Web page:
He may step it up for a while and before you know it things are just like they are now with him telling you all the reasons why he hasn’t the time and he hates it to. You may have another ‘talk’ and the cycle continues. Before you know it, it’s a year later and you’re no farther along.

    So watch what he does, not what he says and follow your gut not your logic or heart on this one. If this relationship doesn’t make you feel good, get out. Maybe when his life irons out such that he has room for a real relationship, you can reconnect.

  7. 7
    Christie Hartman

    In “Dating the Divorced Man,” I discuss the difference between difficult issues that “come with the territory” and those that are unacceptable. Divorced dads come with certain challenges, and many women struggle with how much to expect from one. Often, you see the type of situation we have here, where a guy under-delivers and the woman attempts to tolerate it because she doesn’t want to seem demanding or add more stress to his life. They don’t want to dare expect anything because they’re afraid someone is going to tell them, “Stop being selfish. He has a kid and a life, and they come first. If you don’t like it, too bad.” Yet, I’ve dated single dads and worked with plenty of women dating them, and they’ve all managed to deliver more than this dude has. Fatherhood and careerdom don’t excuse a man from from doing the minimum required to maintain a relationship. He says she’s his “girlfriend.” Bullshit.
    It’s okay to be a lower priority early on when dating a guy with kids, an ex, a business, and all that. But, over time, your priority score should begin to rise. Hers hasn’t. He’s totally marginalized her. Evan’s advice is good: tell him what you need, and see if he delivers. If he doesn’t, dump him. I guarantee you there are plenty of better divorced dads out there who won’t make you feel like a dirty secret.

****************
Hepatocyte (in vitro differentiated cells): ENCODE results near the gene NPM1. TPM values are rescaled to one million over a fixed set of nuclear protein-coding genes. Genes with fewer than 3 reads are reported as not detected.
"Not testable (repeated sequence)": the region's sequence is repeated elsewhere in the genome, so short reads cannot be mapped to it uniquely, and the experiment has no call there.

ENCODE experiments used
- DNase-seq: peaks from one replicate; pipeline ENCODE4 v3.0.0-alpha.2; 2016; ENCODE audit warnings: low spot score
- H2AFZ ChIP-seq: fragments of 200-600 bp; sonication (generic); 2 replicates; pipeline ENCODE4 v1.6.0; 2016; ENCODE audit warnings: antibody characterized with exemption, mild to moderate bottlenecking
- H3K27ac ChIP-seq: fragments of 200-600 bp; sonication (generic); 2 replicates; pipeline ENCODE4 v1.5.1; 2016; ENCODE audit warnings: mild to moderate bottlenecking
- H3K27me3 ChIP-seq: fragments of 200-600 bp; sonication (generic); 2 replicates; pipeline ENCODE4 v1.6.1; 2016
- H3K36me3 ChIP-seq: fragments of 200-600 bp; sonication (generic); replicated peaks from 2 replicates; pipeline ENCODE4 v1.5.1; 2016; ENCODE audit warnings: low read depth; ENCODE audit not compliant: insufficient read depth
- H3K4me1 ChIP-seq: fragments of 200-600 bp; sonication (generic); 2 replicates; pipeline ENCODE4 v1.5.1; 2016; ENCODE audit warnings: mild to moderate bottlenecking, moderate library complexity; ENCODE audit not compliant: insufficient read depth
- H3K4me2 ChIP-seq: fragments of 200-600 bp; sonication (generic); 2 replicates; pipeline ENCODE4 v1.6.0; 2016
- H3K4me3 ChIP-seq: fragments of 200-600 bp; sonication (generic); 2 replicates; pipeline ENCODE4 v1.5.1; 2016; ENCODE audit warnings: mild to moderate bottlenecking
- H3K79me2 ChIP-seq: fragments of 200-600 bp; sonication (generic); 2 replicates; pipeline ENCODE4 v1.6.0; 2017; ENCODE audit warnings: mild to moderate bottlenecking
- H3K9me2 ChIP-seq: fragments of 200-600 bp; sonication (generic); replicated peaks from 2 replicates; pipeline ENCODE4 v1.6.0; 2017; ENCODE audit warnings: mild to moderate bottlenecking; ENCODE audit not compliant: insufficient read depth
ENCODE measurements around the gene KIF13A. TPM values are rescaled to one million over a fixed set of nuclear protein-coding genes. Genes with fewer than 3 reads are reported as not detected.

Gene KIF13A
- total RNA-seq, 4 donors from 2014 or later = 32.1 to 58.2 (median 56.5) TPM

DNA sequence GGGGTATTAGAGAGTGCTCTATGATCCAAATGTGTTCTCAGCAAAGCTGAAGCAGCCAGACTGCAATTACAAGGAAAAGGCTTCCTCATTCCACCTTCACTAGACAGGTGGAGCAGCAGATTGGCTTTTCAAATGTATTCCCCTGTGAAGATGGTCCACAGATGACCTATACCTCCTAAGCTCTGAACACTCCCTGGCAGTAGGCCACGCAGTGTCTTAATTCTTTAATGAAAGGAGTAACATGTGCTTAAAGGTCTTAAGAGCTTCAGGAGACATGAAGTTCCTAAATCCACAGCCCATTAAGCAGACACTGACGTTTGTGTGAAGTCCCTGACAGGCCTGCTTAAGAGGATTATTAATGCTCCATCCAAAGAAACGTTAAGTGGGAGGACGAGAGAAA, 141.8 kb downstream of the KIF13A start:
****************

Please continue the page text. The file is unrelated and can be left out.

8. 8

    Ahh yes the wonderful world of dating someone with kids when you don’t have any.You’ll always be 3rd thru 6th on the list of priorites.If I had a buck for every time I’ve told my friends “I’m dating a busy divorced woman with children and I’m not getting my needs met” I’d be a very rich man.For men it’s vastly different as most women have custody and barely get one night a week to date if that.Yet there’s millions of them all over the internet swearing they have “time for a relationship”…lol
    I’m wondering how old this woman is and if she’s ready to deal with the fact that after a certain age the percentage of single men that aren’t
    divorced with kids keeps dwindling especially over 40 so like me, she’ll just have to learn to deal with it or wait until Mr.Childless comes along.

  9. 9

    This kind of bugs me: he told me very quickly (in month one) that he considered me his girlfriend.” Does this mean what I think it means? Has he told her that she is now committed to him? Shouldn’t he have asked her instead if she’d agree that they’re boyfriend and girlfriend? And then, after marking her as his territory, he continues to give her the bare minimum of his time?